April 26, 2019: Executive Vice President and CEO Wayne LaPierre accuses North of trying to extort him. LaPierre sent a letter to the board of directors late in the afternoon during the first day of the NRA annual meeting accusing North of extorting him and pressuring him into resigning. He said North and Ackerman McQueen were threatening to send a letter to the board that “would contain a devastating account of our financial status, sexual harassment charges against a staff member, accusations of wardrobe expenses and excessive staff travel expenses” unless he resigned and withdrew the lawsuit. [The Wall Street Journal, 4/26/19]

April 27, 2019: North is forced out on the third day of the annual meeting. On April 27, then-NRA First Vice President Richard Childress read a letter from North, announcing he did not have the support to serve a second term as president and declaring “there is a clear crisis” within NRA leadership that “needs to be dealt with immediately and responsibly.” Childress appears to have subsequently lost his vice president position, though he remains a member of the NRA board. [The Washington Post, 4/27/19, Twitter, 4/29/19]  

April 27, 2019: NRA suspends its top lawyer. Following North’s departure, Steve Hart, a longtime lawyer for the NRA board of directors, was reportedly suspended. Neither Hart nor NRA’s outside law firm would comment on his suspension. [The Daily Beast, 4/27/19]    

April 27, 2019: New York attorney general opens an investigation into NRA’s tax-exempt status.The New York attorney general’s office launched an investigation into the NRA’s tax-exempt status and has issued subpoenas, according to its spokesperson. The organization has reportedly received a document preservation notice and its outside lawyer has said the group will “fully cooperate with any inquiry into its finances.” [NPR, 4/27/19]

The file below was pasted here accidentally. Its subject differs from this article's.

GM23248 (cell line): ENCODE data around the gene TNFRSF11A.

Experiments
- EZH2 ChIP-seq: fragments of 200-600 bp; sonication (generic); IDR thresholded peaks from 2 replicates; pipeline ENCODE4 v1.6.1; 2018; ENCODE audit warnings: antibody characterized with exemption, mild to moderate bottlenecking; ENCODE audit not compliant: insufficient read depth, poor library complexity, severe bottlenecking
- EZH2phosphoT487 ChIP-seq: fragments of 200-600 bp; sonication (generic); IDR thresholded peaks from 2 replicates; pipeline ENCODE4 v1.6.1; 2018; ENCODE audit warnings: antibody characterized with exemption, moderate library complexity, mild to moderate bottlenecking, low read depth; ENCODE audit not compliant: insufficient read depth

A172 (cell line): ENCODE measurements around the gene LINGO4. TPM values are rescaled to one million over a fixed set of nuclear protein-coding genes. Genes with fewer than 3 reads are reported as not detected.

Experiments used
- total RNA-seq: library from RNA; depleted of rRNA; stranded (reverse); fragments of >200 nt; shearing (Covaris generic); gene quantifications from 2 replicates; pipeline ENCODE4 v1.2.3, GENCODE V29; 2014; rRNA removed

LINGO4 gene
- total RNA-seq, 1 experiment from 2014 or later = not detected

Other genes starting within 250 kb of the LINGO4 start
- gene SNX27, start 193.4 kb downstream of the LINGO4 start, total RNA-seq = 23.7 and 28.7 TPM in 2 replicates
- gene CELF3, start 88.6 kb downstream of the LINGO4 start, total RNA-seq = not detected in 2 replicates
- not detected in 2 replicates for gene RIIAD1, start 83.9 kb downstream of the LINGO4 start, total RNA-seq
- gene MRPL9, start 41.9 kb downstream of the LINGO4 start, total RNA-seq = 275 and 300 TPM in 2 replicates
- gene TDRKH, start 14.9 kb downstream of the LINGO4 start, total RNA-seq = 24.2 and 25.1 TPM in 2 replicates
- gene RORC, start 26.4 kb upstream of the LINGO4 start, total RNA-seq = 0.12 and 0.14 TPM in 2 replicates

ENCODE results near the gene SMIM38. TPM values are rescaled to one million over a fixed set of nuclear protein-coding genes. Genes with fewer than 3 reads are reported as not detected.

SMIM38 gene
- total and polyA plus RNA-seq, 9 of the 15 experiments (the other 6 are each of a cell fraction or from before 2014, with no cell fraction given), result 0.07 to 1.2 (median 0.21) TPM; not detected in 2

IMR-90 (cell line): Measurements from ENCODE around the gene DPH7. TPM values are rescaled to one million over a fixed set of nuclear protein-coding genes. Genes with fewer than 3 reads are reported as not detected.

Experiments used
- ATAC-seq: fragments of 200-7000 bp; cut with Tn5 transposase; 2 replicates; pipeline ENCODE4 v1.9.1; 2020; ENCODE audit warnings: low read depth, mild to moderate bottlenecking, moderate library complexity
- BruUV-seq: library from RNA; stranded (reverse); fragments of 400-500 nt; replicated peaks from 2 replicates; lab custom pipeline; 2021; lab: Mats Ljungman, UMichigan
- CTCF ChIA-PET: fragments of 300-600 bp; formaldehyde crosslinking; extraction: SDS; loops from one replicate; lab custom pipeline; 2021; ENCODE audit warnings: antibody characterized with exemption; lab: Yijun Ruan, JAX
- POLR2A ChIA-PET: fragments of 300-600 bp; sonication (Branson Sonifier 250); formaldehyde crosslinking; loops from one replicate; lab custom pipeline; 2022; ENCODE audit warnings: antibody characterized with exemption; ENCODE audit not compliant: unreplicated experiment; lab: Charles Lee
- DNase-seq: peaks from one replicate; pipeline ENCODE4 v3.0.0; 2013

April 29, 2019: NRA elected its newest president, who is on the board of an organization that maintains the largest Confederate monument in America. On March 29, the NRA board of directors elected Carolyn Meadows to succeed North as president of the NRA. Meadows, who sits on the NRA board of directors and was serving as the group’s second vice president, is also listed by the Stone Mountain Memorial Association as chairperson of its board of directors. The association maintains the largest memorial to the Confederacy in the U.S. -- a carving of Confederate leaders Robert E. Lee, Stonewall Jackson, and Jefferson Davis on horseback that is “42 feet deep and 400 feet above ground into a granite mountain.” [Media Matters, 4/29/19]

Posted In
Guns
Network/Outlet
NRATV
Person
Wayne LaPierre, Oliver North, Dana Loesch
Show/Publication
NRATV
Stories/Interests
National Rifle Association, Guns